Writing a CV as a Service Leaver with Career Transition Partnership

Friday, 23 June 2023

We are excited to be partnering with Career Transition Partnership on this article to bring service leavers some great tips to help them write a well-rounded CV. The Career Transition Partnership (CTP) is the Ministry of Defence working with Right Management. They are the official provider of resettlement and have supported leavers of the Armed Forces for over 20 years, as they transition from the military into civilian life.

Leaving the forces and looking for a brand-new career can be very overwhelming, especially if you’re not sure what industry you’d like to work in. A good place to start could be to begin writing your CV to see what skills you already have, that’s why we’ve partnered with The Career Transition Partnership to give you some tips on how to write a better CV.

What makes a good CV?

It needs to be well laid out and easy to read. Your CV is a potential employer’s first impression of you. And our advice is to make your CV as easy to read as possible, which means choosing a common business font such as Ariel, Times New Roman or Verdana.

Don’t try and write a CV in one sitting – do 20 to 30 minutes’ sessions and then take a break! Don’t rush it, this is the first thing an employer could see. It’s your brand!

Employers don’t spend more than a few seconds to initially scan a CV. They don’t have time to search amongst graphics and cluttered paragraphs for the information they’re looking for. So make sure you present your CV in an organised layout. Use bullet points and keep sentences short. And pay attention to your spacing around text and between categories, as this’ll make your CV more aesthetically pleasing.

Electronically readable. Making sure it’s internet friendly. In most cases in today’s world of work, you’ll be asked to submit your CV electronically, and so you need to make sure your CV is ‘internet friendly’.
Keep job headings simple, no need to show a map of the world listing all the countries or areas you have been to or lived in. All you need is HM Forces, job title and dates (years only)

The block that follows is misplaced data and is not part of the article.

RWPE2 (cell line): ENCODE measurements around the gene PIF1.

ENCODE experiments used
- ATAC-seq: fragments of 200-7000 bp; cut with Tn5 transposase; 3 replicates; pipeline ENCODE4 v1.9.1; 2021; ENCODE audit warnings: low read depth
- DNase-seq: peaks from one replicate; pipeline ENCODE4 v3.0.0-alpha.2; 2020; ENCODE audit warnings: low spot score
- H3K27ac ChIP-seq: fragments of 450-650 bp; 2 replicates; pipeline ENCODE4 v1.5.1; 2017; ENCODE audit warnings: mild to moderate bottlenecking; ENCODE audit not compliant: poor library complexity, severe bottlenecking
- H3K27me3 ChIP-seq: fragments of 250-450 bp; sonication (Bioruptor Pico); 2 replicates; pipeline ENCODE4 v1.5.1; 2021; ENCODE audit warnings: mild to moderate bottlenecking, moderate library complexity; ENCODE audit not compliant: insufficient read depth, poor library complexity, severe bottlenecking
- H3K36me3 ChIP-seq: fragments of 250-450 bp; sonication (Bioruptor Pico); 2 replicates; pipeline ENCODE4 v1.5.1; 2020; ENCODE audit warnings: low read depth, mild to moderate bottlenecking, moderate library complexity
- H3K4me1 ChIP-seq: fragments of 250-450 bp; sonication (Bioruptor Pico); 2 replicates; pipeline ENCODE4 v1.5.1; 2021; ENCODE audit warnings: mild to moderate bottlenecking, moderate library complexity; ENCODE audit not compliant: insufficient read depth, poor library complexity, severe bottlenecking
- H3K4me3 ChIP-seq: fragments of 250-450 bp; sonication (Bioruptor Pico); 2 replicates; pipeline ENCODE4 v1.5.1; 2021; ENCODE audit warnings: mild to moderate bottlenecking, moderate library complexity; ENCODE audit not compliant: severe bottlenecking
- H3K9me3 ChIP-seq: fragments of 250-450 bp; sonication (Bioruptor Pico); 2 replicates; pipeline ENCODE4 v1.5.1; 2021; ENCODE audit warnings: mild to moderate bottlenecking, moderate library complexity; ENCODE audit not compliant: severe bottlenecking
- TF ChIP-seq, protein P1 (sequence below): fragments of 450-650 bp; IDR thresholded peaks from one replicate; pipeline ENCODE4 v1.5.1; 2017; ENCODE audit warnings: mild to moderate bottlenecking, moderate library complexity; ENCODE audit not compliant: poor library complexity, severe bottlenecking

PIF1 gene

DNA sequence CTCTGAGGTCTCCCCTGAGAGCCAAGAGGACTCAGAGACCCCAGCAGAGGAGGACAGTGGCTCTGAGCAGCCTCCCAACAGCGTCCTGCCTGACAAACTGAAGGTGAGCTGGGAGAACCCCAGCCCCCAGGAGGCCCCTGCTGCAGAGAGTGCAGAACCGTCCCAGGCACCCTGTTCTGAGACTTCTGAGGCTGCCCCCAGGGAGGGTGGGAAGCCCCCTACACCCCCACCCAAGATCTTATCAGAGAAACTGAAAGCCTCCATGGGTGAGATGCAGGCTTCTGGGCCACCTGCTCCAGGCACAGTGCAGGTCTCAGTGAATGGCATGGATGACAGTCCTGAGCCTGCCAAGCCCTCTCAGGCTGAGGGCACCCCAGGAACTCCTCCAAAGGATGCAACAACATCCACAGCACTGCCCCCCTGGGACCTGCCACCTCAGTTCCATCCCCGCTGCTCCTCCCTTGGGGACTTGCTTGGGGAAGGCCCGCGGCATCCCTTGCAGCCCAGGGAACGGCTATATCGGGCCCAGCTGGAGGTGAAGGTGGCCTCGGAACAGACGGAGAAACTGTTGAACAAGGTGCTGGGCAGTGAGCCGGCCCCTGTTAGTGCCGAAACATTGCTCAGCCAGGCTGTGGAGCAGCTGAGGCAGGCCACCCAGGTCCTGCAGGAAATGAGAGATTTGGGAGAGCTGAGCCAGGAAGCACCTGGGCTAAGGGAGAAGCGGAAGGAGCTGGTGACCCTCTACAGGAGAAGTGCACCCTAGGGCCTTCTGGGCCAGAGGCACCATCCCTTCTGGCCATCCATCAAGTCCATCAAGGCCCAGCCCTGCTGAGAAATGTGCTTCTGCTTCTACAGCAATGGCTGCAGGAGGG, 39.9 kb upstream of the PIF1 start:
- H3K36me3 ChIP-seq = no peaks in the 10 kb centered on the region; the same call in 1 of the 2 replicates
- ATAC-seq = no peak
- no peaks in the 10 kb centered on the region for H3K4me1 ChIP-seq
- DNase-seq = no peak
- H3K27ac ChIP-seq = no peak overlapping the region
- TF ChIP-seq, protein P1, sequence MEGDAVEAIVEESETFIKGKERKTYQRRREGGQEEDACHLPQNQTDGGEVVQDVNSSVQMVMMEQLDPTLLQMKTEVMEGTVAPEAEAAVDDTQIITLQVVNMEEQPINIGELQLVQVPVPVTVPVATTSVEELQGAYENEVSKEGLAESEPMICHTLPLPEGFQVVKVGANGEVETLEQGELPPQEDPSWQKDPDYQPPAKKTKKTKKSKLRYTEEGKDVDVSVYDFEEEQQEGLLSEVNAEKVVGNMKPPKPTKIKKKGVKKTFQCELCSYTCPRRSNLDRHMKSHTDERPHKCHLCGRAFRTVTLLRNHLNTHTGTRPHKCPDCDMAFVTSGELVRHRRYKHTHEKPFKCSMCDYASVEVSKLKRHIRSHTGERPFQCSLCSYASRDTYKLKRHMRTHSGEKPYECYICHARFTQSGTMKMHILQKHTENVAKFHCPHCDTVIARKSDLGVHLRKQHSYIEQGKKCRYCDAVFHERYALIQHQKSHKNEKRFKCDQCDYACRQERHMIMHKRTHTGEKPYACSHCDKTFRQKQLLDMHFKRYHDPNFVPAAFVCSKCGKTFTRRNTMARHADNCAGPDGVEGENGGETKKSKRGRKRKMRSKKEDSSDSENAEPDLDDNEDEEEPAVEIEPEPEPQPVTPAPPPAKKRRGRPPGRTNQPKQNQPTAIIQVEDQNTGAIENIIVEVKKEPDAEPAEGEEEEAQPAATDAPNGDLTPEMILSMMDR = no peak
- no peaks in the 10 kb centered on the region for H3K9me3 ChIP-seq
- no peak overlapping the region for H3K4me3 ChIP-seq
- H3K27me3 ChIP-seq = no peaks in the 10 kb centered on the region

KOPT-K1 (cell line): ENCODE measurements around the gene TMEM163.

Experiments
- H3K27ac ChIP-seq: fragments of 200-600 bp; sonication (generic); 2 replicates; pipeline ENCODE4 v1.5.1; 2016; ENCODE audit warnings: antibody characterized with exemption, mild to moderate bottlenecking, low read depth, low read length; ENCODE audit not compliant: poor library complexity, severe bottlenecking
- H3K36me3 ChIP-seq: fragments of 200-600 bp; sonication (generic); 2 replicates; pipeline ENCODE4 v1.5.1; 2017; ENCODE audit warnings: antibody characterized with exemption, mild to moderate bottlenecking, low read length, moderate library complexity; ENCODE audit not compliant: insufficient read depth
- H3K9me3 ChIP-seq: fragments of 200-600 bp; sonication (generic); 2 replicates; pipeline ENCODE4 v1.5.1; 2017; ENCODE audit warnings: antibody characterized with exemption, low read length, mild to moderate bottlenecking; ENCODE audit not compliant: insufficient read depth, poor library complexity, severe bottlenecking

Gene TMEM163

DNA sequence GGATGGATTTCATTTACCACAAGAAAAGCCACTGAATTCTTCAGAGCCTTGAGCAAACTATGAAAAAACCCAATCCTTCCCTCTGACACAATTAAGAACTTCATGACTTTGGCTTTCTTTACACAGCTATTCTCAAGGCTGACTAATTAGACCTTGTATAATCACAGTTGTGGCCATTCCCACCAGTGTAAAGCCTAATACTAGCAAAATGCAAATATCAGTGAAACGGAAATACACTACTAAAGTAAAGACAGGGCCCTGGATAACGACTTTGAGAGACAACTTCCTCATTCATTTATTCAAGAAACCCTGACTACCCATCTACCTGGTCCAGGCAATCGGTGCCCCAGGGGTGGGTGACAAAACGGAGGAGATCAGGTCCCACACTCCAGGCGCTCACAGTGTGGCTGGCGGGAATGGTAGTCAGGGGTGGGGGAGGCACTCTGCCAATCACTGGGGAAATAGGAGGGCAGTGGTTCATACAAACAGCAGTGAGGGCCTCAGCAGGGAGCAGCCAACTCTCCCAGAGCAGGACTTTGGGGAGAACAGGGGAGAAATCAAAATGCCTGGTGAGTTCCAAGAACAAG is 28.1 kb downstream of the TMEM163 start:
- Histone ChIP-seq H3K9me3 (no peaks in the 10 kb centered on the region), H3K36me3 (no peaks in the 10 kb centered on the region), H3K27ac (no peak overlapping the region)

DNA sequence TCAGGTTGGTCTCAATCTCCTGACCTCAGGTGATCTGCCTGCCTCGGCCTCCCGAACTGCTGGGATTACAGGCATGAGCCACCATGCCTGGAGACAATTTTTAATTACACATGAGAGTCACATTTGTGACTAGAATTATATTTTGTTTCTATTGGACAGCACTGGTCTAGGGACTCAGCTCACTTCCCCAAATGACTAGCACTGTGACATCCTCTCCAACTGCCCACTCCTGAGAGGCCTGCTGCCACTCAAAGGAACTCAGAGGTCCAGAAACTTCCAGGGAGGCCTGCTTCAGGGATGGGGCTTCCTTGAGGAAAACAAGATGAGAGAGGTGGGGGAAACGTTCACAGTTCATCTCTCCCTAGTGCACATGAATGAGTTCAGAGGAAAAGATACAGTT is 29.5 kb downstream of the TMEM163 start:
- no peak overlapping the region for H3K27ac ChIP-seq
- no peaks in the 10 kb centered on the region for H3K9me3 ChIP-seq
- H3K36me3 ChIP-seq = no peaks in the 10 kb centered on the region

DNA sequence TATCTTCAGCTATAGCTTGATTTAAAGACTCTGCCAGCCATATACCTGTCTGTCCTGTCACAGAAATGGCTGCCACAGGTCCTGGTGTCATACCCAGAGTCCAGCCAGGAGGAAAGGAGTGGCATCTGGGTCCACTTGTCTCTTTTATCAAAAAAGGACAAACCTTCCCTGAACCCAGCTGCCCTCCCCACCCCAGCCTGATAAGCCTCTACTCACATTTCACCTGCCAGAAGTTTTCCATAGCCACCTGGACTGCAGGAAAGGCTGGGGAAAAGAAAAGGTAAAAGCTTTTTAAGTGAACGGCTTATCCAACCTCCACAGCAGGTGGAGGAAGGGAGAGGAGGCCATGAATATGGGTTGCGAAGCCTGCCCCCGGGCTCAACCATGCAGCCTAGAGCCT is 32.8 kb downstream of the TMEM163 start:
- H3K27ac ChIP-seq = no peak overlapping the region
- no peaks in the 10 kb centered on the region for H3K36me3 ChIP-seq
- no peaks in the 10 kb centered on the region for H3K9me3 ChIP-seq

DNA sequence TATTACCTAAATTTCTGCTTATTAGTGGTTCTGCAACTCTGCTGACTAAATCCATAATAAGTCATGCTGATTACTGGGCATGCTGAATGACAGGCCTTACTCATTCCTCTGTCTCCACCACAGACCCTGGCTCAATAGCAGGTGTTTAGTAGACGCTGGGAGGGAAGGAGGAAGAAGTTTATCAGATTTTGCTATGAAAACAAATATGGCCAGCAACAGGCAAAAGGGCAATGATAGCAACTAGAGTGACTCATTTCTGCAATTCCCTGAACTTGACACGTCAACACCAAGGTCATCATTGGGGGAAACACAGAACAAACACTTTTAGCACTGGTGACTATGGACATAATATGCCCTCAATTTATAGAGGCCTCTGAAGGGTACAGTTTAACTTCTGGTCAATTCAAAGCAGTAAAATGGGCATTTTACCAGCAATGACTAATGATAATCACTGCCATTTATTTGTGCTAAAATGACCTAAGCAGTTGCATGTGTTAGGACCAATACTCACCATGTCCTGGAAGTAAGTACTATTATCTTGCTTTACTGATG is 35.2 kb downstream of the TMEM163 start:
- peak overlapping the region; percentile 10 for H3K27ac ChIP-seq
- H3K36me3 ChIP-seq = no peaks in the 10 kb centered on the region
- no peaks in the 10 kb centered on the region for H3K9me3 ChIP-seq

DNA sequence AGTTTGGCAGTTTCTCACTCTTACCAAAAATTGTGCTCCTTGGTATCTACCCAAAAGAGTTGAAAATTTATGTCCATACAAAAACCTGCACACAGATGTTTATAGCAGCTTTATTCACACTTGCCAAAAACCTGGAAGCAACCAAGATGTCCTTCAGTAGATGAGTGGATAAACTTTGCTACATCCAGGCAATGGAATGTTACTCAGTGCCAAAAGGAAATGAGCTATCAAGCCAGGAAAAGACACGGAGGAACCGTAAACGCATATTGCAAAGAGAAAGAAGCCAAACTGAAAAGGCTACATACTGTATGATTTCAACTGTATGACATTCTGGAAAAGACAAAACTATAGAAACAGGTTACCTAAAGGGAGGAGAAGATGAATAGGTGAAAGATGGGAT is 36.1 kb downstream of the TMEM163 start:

There’s a lot of advice available around how to do this, but the best guidance is to follow the instructions given by the employer as to how they’d like to receive your CV.

Targeted to the job market. Always ensure the content matches the vacancy or industry. Research the company and use the job advert to work out exactly what they’re looking for and how your skills align with their requirements. This’ll make it easy for the employer to scan your CV and quickly see how you’re the right fit for the role.. Try running it through TAGCROWD and see what word clouds it offers you.

Original and interesting. Remember, be proud of your military history and how it makes you unique. Try not to edit out of your CV the fact that you’ve served as employers want you for the transferable skills you honed in the Armed Forces.

Concise and relevant. Civilian employers are often unfamiliar with military jargon; and so you’ll need to explain in layman’s terms why the skills or achievements you list are relevant. Target your evidence to what’s being asked for in the advert. And think about what you’re transferring from your military qualifications to civilian employment.
No more than 2 pages. Employers and recruiters are very busy people and are looking for your last 10 years of work history.

Achievement based. How can you present your experience, responsibilities and skills in a more convincing way? Achievement statements substantiate the strengths included in your profile or summary statement. Use bullet points to facilitate easy reading and try to write one or two achievements for every year in a job. Document each of your greatest strengths with at least one solid achievement/result, by using the CAR Method.